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Former State Street Executive Pleads Guilty to Scheme to Commit Fraud

Edward Pennings faces possible incarceration for five years, according to court documents filed in the U.S. District Court in Massachusetts.

Edward Pennings, a former managing director of State Street Corp., is pleading guilty to charges that he committed wire and securities fraud in connection with the firm’s clients.

According to court documents filed June 6 in the U.S. District Court for the District of Massachusetts, Pennings faces possible incarceration for five years, supervised release for three years and a potential $250,000 fine. The case against him, and Ross McLellan, a former State Street executive v.p., involved secret commissions applied to billions of dollars of securities trades, according to a U.S. Department of Justice statement made in April 2016 about the charges.

“We deeply regret this matter and accept responsibility for the actions of our former employee,” a State Street spokeswoman said in an email. “We reimbursed the impacted clients, terminated responsible employees, appointed new executives to lead our transition management business." 

She said that "over the past five years we have taken significant steps to strengthen our controls for our transition management business, and more broadly to enhance our compliance program, culture and operating environment.”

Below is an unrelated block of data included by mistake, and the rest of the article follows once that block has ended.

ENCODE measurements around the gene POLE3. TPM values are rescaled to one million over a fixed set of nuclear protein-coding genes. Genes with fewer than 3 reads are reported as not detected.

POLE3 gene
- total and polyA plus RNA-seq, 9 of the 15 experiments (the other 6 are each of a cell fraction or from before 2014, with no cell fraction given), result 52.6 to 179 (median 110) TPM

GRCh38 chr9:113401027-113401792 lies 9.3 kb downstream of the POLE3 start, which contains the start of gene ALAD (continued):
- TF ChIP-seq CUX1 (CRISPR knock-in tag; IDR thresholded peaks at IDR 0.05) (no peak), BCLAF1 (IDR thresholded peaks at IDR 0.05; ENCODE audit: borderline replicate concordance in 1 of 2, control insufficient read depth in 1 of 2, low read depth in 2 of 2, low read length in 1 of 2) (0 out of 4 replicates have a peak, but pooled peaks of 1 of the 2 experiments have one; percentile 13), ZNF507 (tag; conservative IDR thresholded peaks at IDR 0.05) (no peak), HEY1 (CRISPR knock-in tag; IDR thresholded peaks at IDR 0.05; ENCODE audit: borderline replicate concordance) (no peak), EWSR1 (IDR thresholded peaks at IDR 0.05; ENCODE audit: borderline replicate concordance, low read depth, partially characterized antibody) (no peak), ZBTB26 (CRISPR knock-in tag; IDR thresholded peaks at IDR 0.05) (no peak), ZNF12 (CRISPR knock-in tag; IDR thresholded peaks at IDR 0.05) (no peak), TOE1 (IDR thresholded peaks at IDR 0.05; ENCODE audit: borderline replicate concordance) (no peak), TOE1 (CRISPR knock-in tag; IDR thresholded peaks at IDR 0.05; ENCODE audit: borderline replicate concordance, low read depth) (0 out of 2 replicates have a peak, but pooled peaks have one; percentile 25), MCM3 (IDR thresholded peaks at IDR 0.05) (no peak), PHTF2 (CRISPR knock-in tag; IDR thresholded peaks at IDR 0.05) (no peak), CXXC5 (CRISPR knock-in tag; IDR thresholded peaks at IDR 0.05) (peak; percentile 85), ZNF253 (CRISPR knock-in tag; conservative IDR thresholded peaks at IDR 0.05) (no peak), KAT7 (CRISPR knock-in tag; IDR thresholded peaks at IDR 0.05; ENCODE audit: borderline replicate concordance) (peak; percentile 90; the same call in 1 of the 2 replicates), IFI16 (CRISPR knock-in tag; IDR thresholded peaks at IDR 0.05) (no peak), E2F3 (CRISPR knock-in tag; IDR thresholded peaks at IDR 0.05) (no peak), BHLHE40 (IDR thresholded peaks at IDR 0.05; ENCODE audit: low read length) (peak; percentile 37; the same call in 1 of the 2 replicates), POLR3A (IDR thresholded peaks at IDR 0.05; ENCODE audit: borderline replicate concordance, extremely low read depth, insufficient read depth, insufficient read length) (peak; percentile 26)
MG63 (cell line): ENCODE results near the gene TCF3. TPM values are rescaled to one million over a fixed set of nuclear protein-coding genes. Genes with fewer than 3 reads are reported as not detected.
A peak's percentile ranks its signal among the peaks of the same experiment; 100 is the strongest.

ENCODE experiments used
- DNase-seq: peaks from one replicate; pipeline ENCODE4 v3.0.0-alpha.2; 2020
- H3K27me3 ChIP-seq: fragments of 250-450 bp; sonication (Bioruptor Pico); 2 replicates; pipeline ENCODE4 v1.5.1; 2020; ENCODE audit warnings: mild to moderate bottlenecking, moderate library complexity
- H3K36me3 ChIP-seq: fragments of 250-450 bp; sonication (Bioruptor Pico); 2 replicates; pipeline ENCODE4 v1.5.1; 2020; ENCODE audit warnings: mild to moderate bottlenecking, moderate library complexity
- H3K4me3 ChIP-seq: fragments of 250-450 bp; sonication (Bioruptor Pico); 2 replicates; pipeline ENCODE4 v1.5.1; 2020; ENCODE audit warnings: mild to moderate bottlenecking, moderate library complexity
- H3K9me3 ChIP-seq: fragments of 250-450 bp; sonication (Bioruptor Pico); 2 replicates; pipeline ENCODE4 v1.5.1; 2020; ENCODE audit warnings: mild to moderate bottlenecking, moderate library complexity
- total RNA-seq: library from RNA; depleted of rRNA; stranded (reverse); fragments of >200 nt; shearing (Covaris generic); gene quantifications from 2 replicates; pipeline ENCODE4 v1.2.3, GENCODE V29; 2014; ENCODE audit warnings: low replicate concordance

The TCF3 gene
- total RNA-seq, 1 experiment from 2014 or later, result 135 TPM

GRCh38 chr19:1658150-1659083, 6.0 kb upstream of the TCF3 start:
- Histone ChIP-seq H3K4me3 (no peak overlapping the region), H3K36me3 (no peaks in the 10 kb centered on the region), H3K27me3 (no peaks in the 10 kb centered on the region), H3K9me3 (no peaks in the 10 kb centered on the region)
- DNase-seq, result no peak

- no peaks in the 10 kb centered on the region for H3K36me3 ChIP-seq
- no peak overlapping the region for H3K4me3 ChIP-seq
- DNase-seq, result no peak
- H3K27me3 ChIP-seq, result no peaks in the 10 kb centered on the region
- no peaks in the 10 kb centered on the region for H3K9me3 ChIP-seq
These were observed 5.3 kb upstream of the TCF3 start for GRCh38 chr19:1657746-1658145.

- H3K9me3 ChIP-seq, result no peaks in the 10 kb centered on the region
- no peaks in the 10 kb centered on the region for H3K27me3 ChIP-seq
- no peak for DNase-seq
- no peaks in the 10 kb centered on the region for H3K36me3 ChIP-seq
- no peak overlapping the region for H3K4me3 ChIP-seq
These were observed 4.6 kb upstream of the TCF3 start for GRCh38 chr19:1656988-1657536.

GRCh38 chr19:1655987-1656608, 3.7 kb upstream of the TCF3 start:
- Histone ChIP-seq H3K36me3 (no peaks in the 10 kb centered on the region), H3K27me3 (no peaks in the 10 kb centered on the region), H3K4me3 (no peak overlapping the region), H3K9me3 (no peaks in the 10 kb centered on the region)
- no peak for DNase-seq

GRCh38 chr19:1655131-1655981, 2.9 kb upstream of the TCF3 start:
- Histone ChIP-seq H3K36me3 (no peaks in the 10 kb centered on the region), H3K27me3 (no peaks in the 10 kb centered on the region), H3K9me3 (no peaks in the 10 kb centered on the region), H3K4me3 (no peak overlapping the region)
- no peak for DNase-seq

This matter has been disclosed in State Street’s public filings since 2012 and was the focus of the firm’s agreement with the Department of Justice and Securities Exchange Commission earlier this year, the spokeswoman said.

Roger Burlingame, a lawyer for Pennings in London, couldn’t immediately be reached for comment.

Pennings was indicted in March 2016 along with Ross McLellan, a former State Street executive v.p. and head of the bank’s broker-dealer. Prosecutors alleged that the State Street executives were adding secret commissions to trades of at least six clients. “McLellan and Pennings then allegedly took steps to hide the commissions from the clients and others within the bank, including compliance staff,” the DOJ said in its April 2016 announcement of the indictment.

McLellan pleaded not guilty in April 2016, the Boston Globe reported at the time.

“The secret conversations and backroom plotting laid bare in today’s charges paint a vivid picture of a brazen fraud,” said Carmen M. Ortiz, U.S. attorney for Massachusetts, in the DOJ statement.

In July, the SEC announced that State Street agreed to pay $382.4 million in a global settlement for misleading mutual funds and other custody clients by applying hidden markups to foreign currency exchange trades. The firm also settled with British regulators, paying $38 million over the matter in 2014.

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